Feeding your baby is one of the most joyful experiences you’ll have while raising a child. Helping your baby move from a full liquid diet (breastmilk or formula) in early infancy to a mainly solid-food diet, at 12 months of age, is exciting and a lot of fun. However at times it can feel complicated, intimidating, or even scary. Here are a few tips on how to make feeding your baby new foods an amazing experience.
The American Academy of Pediatrics recommends starting your child on solids between 4 and 6 months of age. In a reversal from decades of advice from pediatricians to avoid the foods associated with food allergies, research now shows early and regular dietary exposure to a food — especially foods often associated with allergies, like peanuts — helps reduce the risk of a child developing an allergy to that food. Waiting too long to introduce and regularly feed these foods, research shows, increases the allergy risk.
Your job: Introduce common allergens (e.g., egg, peanut, fish, sesame) just as you introduce fruits and vegetables. Help your baby love and enjoy and tolerate all of these foods!
Intermittent or "one bite" exposure to foods may not be enough for allergen introduction. Like any great habit (think toothbrushing), research shows the immune system works best when it's exposed to a wide variety of foods regularly throughout a child’s early years. Scientists believe regular, consistent exposure to common allergens in the diet throughout early childhood is key to staying healthy. You can use this guide to talk with your pediatrician about our evidence-based approach to multi-allergen introduction.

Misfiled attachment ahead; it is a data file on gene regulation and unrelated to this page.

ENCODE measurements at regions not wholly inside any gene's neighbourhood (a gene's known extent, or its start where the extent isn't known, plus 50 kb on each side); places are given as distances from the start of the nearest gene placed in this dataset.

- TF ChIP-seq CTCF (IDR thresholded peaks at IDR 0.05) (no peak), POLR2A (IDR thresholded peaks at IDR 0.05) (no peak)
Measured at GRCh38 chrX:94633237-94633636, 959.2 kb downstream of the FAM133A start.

There are no hard and fast rules on which food should come first, the decision is up to you. It’s more important to include regular exposure to diverse foods. Your baby’s little yet VERY SMART immune system is evolving as they begin to try new foods. Introducing a variety of foods can help guide the immune system by training it to recognize potentially allergenic foods as safe.
Consider feeding a variety of foods and baby snacks early when your little one is eager to begin solids, especially potential allergens like; eggs and shellfish, wheat, and nuts, into their diet. Some additional examples:
Pediatricians, family doctors and nurses used to advise parents to go very slowly when starting solids and wait days in between introductions. Unfortunately, that often led to a delay in getting diverse foods into a baby’s diets.
The newest edition of Caring for Your Baby and Young Child, Birth to Age 5, which is published by the AAP, states: “In the past pediatricians recommended starting one new food every few days, so that you can see if a reaction occurs to that particular food. New research has shown that it is safe to start multiple foods at once. Within two or three months, your baby’s daily diet should include breast milk, iron-fortified whole-grain cereals, vegetables, meats (including fish), eggs, fruits, and nut butters (but never whole nuts) distributed among three meals.”